Before the invention of printing, the number of manuscript books in Europe could be counted in thousands. By 1500, after only 50 years of printing, there were more than 9,000,000 books. These figures indicate the impact of the press, the rapidity with which it spread, the need for an artificial script, and the vulnerability of written culture up to that time.
Printing has been called the great German contribution to civilization. After its invention (about 1440–50) by a goldsmith of Mainz, Johannes Gutenberg, printing quickly spread to the other great trading centres, Basel (1466), Nürnberg (1470), and Augsburg (1472). By 1500 there were presses in some 60 German towns, including Lübeck (1475), the head of the Hanseatic League. From there, printing spread to Denmark, Sweden, Rostock, Danzig, and Russia.
|The Gutenberg Press|
It may be said that book printing, after its birth in medieval Germany, was carried to maturity in humanistic Italy. The printing press reached Italy very early (1462–63) and by 1500, Venice had no fewer than 150 presses; and two Venetian printers exercised a decisive influence on the form of the book: Nicolas Jenson, an outstanding typographer who perfected the roman typeface in 1470, and Aldus Manutius, the greatest printer-publisher of his time.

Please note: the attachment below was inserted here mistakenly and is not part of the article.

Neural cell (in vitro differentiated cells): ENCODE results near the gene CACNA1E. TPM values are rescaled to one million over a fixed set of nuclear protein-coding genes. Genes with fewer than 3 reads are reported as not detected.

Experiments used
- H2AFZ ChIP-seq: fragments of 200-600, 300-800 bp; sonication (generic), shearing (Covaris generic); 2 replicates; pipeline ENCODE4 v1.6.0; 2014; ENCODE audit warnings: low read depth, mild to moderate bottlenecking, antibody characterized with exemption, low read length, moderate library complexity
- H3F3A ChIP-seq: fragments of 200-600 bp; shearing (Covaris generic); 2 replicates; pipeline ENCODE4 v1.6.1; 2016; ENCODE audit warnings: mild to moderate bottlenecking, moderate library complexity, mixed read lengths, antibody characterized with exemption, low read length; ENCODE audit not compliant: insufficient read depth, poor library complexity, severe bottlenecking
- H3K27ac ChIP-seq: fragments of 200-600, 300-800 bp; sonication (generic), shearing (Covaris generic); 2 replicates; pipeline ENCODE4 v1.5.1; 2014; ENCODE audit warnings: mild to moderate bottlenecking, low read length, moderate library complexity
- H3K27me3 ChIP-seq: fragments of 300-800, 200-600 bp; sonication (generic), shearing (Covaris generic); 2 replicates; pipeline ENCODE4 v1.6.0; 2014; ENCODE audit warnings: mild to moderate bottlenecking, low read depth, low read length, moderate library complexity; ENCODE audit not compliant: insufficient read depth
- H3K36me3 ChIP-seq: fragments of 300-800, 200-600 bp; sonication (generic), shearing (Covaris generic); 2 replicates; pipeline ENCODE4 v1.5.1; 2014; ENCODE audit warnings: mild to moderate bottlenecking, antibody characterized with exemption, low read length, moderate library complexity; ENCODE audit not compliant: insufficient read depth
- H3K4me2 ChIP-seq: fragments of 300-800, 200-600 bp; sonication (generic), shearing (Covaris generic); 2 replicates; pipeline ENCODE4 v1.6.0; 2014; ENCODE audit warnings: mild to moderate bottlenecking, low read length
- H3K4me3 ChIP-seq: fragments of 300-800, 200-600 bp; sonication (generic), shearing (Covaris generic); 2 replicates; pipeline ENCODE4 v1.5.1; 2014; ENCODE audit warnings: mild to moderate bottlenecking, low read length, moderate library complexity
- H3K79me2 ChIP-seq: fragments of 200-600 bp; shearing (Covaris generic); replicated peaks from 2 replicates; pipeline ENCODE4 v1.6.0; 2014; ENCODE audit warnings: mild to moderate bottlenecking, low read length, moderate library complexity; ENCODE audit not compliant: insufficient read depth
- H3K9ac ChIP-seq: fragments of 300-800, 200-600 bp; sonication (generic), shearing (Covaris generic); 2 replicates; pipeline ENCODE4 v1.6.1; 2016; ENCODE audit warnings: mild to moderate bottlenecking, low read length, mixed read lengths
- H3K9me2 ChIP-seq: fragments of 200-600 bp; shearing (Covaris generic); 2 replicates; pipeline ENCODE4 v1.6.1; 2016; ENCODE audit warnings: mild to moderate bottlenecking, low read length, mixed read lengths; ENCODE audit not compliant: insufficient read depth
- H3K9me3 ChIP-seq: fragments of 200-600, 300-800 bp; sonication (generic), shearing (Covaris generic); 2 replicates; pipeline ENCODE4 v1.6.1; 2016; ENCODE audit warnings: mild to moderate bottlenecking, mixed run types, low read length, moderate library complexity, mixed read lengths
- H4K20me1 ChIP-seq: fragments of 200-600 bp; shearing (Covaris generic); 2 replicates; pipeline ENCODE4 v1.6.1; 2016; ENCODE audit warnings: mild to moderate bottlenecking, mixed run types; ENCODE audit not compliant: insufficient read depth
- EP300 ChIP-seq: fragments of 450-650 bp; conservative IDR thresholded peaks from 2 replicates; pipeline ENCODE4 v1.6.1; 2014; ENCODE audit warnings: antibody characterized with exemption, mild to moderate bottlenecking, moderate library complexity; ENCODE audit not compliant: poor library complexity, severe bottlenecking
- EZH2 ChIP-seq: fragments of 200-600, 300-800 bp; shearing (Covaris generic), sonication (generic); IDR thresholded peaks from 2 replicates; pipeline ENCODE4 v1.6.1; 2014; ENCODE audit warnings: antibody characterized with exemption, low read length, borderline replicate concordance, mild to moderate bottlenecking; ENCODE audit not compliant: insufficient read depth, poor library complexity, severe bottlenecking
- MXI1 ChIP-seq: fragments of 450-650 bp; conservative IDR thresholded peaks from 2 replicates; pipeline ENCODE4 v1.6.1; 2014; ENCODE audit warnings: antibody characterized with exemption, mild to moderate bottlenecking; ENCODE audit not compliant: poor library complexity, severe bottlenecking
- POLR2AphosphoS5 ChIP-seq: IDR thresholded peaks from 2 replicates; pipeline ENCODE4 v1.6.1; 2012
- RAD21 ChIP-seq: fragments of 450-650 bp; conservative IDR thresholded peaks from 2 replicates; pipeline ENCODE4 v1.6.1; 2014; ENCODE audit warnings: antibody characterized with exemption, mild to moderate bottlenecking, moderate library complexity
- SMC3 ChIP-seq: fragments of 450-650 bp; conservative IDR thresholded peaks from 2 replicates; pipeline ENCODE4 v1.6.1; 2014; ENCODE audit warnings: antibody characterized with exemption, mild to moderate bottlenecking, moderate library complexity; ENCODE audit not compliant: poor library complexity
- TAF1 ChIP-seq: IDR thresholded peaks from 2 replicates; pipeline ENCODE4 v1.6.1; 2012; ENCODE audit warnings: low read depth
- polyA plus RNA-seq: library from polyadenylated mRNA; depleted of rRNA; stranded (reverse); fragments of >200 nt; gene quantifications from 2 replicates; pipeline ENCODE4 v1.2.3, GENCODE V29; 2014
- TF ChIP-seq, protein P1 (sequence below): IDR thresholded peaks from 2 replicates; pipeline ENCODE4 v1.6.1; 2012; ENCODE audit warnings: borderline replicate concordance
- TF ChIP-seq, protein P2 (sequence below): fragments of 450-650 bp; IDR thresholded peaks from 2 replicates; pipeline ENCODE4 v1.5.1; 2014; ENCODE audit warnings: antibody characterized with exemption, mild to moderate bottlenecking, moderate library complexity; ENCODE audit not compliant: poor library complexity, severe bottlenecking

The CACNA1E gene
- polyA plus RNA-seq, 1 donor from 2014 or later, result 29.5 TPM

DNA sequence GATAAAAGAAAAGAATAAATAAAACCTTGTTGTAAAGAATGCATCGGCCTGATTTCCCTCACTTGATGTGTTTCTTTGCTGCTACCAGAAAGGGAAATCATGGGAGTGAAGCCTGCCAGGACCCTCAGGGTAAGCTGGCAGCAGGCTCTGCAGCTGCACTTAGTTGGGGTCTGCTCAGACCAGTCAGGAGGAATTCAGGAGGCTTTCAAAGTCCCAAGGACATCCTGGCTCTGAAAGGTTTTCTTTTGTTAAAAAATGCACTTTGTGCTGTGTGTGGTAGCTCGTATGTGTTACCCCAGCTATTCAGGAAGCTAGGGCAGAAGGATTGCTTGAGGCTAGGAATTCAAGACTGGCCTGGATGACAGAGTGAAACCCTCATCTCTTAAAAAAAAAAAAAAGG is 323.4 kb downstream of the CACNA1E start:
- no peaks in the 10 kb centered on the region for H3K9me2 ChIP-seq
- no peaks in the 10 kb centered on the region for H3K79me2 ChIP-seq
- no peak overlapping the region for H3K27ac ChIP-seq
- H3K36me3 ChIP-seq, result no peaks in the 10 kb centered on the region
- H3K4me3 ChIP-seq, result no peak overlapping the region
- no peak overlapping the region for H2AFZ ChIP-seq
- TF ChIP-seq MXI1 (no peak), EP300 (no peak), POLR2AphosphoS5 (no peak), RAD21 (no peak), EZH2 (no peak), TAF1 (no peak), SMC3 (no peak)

In 1476 William Caxton established a press at Westminster, the first printing press in England. He printed more than 100 books in his lifetime, books which were known for their craftsmanship and careful editing. He was also the translator of many of the books he published, using his knowledge of French, Latin and Dutch.
In 1638 in America, Harvard received the first printing press that the colonies had seen. The very first printing press in the nation was used at the Cambridge Press, founded in 1639.
At the dawn of the Industrial Revolution, the mechanics of the hand-operated Gutenberg-style press were still essentially unchanged, although new materials in its construction, amongst other innovations, had gradually improved its printing efficiency. By 1800, Lord Stanhope had built a press completely from cast iron which reduced the force required by 90%, while doubling the size of the printed area.